August 16, 1978 – near Waterbury, CT: Without question, this was the most important day in the formation and launch of ESPN. The Detroit Press proclaimed it, “The most important day in the history of sports television.” A student at Northwestern University dubbed it, “The Eureka Day.” Call it what you will, but here is what happened on that fateful day.
A month or so earlier we (my son Scott and I) had discovered and acquired tentative rights (they were confirmed in September) to an RCA Americom satellite transponder (channel) through which we could deliver programming to virtually all of North America far more economically than any other means of transmission. Our plan was to “do sports all day – every day” 24/7. For over a month we had been asking ourselves what programming we would originate and what the new “all sports all the time” network would look like.
We needed a plan and then we needed money, people, equipment, facilities, cable subscribers and most critical of all … programming that would eventually fill 8,760 hours of air time. For context, the so called “Big Three” – ABC, CBS and NBC combined only delivered 1,200 to 1,300 hours of sports programming annually. To state the obvious, we were aiming for the stars … approximately seven times what the TV giants of the day did.
We were driving to Ocean Grove, New Jersey, for my daughter Lynn’s 16th birthday. It was a blistering hot day and we found ourselves stuck in a traffic jam on Interstate 84 only minutes after our birthday journey had begun. As we sat sweltering in a Toyota without air conditioning, we did what we had been doing every day since we knew we were going to have a “channel in the sky” to delver whatever we wanted all over America 24/7 … we verbally volleyed back and forth about finding programing. Finally, in exasperation, mixed with a little “heat-induced” anger, Scott said, “Play football all day for all I care.” I replied, “Why not?” His response, “Because the NCAA has contract with all the networks,” barely slowed us down. We could certainly do basketball, baseball and any other NCAA sports that were not under contract.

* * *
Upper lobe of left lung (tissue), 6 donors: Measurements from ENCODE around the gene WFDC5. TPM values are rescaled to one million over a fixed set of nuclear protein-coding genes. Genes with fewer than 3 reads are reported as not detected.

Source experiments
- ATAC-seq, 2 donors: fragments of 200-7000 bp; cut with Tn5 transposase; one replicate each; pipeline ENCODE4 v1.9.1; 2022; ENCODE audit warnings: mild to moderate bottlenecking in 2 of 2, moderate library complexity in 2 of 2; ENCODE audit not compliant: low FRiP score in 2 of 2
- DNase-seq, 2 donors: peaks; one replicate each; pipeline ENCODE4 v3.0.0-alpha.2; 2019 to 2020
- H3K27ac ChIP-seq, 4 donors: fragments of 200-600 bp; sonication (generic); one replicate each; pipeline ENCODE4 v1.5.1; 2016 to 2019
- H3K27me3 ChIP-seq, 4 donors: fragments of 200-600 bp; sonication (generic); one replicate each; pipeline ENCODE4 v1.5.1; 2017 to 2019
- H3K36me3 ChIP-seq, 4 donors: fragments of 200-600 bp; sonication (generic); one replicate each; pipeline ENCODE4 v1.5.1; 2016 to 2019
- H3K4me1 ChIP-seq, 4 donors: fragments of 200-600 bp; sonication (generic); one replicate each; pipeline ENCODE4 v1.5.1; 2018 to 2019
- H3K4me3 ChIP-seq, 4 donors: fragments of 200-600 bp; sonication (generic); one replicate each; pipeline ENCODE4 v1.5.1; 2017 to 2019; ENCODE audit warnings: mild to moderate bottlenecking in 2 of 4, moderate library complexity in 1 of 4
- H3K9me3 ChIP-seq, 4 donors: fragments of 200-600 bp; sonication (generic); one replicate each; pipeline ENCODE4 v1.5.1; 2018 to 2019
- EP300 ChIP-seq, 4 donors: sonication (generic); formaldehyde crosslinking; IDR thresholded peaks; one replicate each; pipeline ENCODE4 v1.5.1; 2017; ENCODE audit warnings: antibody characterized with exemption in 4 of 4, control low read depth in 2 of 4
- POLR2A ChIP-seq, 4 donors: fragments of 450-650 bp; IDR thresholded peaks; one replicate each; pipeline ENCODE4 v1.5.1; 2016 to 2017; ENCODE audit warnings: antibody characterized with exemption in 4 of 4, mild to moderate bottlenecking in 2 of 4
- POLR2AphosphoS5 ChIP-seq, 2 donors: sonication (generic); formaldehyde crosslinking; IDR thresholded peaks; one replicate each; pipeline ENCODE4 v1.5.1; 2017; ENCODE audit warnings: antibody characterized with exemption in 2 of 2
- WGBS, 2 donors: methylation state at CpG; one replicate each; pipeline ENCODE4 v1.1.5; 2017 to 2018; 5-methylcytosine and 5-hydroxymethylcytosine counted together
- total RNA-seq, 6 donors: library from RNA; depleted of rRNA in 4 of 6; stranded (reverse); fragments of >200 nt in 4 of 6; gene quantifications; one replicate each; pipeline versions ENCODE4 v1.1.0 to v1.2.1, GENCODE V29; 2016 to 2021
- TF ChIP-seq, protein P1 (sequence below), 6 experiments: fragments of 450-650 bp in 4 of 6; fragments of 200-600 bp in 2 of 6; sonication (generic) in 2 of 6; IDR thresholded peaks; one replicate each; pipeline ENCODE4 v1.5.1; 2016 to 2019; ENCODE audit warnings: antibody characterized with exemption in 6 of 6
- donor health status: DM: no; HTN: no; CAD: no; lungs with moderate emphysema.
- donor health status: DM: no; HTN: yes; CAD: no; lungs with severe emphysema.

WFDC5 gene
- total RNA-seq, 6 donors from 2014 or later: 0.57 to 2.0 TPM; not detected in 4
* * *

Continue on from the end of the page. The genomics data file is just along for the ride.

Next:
That did it! For the next ten hours or so – including timeout for the birthday party – the vision for ESPN that exists to this day was laid out. We decided to do multiple sports for campuses across the country, to hire a couple of experienced regional announcers (turned out to be Lou Palmer and George Grande – remember them?), one “big name” announcer (Jim Simpson), and on and on. The biggest single “off the charts” idea was to do a half hour sports news show opposite the Big Three Evening News shows at 6:30 PM Eastern. When the idea was announced months later, it was met with almost universal scorn, sarcasm, ridicule and outright belly laughs.
By now, you’ve already guessed that the half hour show debuted as SportsCenter on September 7, 1979, and has won countless awards for creativity, longevity and, most importantly, undying loyalty from legions of sports fans of all ages around the world.
There’s much more to the story of course, but ESPN’s “Eureka Day” was 33 years ago today – August 16, 1978.
(August 16, 1978: page 76)